Central Victorian advocates are dismayed a Senate inquiry into domestic violence has wrapped up three months early, with no input from victims and survivors, nor those working in the sector.
The Senate referred an inquiry to the Legal and Constitutional Affairs Reference Committee in February, following the murders of Brisbane woman Hannah Clarke and her children Aaliyah, Laianah and Trey at the hands of their husband and father, Rowan Baxter.
The committee held no public hearings nor called for public submissions.
The committee was tasked with looking at measures needed to protect women and their children; responses to domestic violence across the country; and how governments could contribute to the changes needed to eliminate such violence, among other terms of reference.
Centre for Non-Violence chief executive officer, Margaret Augerinos, said the resulting report did not advance knowledge of the drivers of domestic violence, offered no advice on what the government and community needed to do, did not explore the systematic failures that led to the deaths of Ms Clarke and her children, nor look at responses to domestic violence.
"It was an opportunity to explore at systemic level the voices of women and children with lived experience," Ms Augerinos said.
"It was also an opportunity to listen to advocates, and how working to prevent family violence can be informed through that lens.
"Specialist women's services and peaks across the country have very clear views about what and how change needs to happen, and for that not to have been included is a missed opportunity."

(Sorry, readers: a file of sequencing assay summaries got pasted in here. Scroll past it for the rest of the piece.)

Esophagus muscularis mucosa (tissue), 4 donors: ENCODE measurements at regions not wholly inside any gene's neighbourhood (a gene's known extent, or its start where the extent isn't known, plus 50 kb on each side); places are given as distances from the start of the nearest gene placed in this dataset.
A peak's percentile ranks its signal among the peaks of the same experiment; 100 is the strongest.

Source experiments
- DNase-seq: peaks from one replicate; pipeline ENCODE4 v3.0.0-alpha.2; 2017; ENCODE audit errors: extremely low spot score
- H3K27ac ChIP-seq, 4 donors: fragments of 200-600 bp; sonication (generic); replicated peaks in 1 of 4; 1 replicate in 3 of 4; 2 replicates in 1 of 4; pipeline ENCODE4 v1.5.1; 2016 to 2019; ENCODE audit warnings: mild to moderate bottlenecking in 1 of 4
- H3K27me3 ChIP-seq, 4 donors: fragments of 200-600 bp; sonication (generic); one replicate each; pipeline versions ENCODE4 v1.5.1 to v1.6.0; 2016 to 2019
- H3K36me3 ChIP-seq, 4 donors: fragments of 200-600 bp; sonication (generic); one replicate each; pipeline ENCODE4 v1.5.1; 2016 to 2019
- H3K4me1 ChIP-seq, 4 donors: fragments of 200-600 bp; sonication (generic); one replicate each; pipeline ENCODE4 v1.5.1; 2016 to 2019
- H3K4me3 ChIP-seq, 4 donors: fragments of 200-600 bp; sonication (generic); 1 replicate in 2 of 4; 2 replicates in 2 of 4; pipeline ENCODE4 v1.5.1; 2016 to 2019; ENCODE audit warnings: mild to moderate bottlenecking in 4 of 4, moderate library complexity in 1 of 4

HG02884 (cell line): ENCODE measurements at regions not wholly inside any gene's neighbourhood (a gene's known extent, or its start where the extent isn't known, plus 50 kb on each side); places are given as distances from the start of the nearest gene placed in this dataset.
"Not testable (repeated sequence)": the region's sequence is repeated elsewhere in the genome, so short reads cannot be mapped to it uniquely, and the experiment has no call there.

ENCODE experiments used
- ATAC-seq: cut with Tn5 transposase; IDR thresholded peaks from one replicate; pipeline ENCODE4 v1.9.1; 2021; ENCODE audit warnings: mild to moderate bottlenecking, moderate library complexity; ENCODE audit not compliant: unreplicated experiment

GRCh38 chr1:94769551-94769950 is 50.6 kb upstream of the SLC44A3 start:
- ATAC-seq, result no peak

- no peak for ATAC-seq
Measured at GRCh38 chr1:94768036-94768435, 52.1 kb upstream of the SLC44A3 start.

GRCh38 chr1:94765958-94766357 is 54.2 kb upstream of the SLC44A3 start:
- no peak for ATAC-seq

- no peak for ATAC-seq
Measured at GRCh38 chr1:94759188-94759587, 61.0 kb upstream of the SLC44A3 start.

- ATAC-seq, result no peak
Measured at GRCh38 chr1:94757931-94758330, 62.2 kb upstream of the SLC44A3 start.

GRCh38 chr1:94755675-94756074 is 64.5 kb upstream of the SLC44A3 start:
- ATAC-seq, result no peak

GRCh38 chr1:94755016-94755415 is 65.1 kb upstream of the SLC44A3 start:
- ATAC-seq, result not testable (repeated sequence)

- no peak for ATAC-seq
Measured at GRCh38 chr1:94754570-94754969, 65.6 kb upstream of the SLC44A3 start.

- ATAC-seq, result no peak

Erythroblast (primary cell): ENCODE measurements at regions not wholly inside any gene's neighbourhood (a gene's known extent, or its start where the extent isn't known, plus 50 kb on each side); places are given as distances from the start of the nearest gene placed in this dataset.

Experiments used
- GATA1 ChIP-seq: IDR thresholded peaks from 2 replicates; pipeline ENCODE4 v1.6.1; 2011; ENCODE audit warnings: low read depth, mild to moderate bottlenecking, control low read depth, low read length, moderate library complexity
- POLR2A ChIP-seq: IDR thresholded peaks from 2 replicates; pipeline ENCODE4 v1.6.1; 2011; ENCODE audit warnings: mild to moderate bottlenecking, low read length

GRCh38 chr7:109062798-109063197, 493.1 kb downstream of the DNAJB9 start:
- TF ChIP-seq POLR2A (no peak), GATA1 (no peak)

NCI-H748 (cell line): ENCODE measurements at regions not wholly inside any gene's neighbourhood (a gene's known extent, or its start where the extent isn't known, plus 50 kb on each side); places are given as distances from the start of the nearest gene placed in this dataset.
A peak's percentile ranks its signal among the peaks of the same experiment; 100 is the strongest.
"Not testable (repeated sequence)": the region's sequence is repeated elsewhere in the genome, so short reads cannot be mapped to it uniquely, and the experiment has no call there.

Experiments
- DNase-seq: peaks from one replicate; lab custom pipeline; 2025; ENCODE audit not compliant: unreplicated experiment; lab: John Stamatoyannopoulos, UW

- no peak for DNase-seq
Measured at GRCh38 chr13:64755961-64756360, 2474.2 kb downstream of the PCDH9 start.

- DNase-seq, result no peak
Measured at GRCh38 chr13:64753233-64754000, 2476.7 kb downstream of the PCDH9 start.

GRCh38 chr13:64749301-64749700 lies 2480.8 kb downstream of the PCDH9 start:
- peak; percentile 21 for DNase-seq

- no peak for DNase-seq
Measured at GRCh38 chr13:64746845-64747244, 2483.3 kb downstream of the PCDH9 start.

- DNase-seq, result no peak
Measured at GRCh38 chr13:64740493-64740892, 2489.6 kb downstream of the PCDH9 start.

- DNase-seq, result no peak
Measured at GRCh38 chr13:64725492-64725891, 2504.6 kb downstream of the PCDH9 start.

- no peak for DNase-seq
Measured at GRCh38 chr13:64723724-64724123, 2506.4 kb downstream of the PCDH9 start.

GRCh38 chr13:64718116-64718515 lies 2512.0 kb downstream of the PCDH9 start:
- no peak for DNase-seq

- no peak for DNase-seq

Women's Health Loddon Mallee executive officer Tricia Currie also described the inquiry's failure to take submissions or hold consultations as a missed opportunity to hear from women and learn about experiences of family violence.
Ms Currie said she thought the inquiry would have had particular relevance during the COVID-19 pandemic, as times of disruption saw family violence escalate.
In its report, delivered this week, the committee said it "formed the view that conducting another lengthy, broad-ranging public inquiry into domestic and family violence in Australia at this time would be of limited value".
It said such an inquiry would divert resources from frontline services and primary prevention.
The committee concluded it was time for governments to create a new national plan to reduce violence against women and children, building on an earlier plan.
But Senator Rex Patrick, who brought the motion in Senate that resulted in the inquiry, said the committee had failed itself, the public, Ms Clarke and her children.
"There was work to be done - but the committee did not do it," Senator Patrick wrote in his dissenting report.
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